In Northeast Canyons monument case, will President Trump follow the Secretary of Interior’s recommendation to lift illegal fishing prohibitions or will he defend his predecessor’s Antiquities Act abuse?

March 22, 2018 | By JONATHAN WOOD

The wheels of justice grind slowly. And sometimes they come to a complete halt.

That’s what happened over the past year to fishermen challenging the illegal designation of a 5,000 square mile national monument in the Atlantic Ocean. The first anniversary of the filing of their case passed several weeks and they are still waiting on the government to respond. That’s finally about to change. Late last week, the district court ordered the government to finally say whether it would defend the monument.

The Northeast Canyons and Seamounts Marine National Monument is one of the clearest cases of Antiquities Act abuse. That statute authorizes the President to unilaterally declare and protect national monuments but limits that power to “land owned or controlled by the Federal Government.” To state the obvious, the ocean is water, not land. Additionally, the monument is 130 miles from our coast, so even ignoring that this isn’t land, the area isn’t owned or controlled by the Federal Government either.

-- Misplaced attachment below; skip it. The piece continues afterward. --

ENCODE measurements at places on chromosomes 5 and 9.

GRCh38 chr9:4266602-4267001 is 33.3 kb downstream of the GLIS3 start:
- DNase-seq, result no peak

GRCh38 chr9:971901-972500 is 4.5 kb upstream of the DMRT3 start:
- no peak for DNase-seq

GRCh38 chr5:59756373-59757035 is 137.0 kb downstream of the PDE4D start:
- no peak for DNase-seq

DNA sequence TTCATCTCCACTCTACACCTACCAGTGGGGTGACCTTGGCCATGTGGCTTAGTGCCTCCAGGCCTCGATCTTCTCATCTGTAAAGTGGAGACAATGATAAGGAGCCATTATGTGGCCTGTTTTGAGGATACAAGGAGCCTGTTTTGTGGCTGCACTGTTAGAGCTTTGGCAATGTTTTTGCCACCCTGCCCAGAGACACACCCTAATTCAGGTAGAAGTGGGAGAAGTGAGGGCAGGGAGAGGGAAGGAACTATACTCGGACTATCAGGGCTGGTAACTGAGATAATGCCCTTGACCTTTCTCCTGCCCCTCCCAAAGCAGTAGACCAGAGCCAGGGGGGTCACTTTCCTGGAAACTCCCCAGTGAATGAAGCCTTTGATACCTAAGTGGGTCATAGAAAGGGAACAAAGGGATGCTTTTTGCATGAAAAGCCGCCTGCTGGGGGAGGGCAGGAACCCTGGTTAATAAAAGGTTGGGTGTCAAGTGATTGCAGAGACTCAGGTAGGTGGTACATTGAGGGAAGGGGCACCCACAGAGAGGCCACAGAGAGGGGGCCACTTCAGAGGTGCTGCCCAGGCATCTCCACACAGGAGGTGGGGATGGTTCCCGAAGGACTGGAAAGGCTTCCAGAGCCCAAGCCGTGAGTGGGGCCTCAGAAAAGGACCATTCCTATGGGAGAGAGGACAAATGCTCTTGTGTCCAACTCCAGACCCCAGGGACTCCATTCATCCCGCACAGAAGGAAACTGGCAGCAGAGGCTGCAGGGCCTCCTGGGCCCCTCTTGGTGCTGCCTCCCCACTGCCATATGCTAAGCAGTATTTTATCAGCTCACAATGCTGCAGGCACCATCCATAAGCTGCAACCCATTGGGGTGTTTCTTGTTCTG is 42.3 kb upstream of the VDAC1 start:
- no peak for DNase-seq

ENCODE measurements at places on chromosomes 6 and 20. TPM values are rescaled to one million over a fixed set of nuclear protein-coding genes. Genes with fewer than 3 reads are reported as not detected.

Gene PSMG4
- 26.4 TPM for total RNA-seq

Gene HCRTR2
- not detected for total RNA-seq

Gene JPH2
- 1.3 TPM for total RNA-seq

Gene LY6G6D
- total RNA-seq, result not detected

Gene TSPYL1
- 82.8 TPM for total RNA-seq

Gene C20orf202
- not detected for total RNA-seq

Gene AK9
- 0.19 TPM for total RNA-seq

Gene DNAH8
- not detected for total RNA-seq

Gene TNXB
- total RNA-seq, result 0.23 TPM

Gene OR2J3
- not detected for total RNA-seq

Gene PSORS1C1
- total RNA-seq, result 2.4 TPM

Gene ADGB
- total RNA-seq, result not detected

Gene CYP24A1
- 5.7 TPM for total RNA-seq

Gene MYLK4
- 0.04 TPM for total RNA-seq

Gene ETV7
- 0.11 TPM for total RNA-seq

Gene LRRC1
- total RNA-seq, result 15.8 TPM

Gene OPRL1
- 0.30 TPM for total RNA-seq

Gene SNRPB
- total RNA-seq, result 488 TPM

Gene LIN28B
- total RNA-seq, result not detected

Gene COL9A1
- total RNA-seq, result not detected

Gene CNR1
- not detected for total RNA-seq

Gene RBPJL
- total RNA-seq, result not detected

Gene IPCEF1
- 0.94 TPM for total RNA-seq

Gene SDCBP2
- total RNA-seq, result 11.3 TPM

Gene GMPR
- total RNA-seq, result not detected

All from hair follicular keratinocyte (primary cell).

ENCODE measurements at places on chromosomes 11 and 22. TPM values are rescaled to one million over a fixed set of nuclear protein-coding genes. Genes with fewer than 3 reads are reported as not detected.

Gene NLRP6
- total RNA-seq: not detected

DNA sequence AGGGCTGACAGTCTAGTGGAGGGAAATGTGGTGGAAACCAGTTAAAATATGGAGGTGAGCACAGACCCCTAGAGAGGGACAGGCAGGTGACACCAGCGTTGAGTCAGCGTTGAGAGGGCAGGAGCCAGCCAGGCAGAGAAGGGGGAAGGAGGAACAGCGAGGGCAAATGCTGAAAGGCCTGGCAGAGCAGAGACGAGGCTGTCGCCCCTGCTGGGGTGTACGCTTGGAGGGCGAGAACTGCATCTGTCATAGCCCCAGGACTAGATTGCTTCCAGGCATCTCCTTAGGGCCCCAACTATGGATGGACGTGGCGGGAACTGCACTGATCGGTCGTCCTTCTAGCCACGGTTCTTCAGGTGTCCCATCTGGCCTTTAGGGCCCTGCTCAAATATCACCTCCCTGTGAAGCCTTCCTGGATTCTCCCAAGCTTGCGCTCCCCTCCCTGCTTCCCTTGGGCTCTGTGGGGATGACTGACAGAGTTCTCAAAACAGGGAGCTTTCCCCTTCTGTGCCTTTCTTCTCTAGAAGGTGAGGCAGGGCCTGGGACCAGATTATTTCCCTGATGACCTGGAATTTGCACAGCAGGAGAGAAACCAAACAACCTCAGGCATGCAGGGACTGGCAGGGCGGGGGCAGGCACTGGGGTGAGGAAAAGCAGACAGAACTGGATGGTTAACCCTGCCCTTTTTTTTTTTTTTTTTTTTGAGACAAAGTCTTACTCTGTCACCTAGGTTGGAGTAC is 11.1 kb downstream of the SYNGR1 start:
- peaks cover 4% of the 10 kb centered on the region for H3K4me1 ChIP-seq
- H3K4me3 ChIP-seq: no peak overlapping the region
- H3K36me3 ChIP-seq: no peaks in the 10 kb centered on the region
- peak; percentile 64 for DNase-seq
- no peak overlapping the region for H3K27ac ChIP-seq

Three months ago, Secretary Zinke recommended to the President that the monument’s fishing restrictions be revoked, in addition to changes to 9 other monuments. Yet the President has not acted on these recommendations for any monuments other than Bears Ears and Grand Staircase. (PLF has moved to intervene in the lawsuit challenging the President’s Bears Ears decision to defend the President’s power to modify existing national monuments. For more on that legal issue, see these law review articles by me and my colleague Todd Gaziano, this article in the Washington Post, or this outline of the issue.)

Thanks to the Court’s order requiring the government to respond to our lawsuit, we will finally learn whether President Trump will follow Secretary Zinke’s recommendations or defend his predecessors Antiquities Act abuse.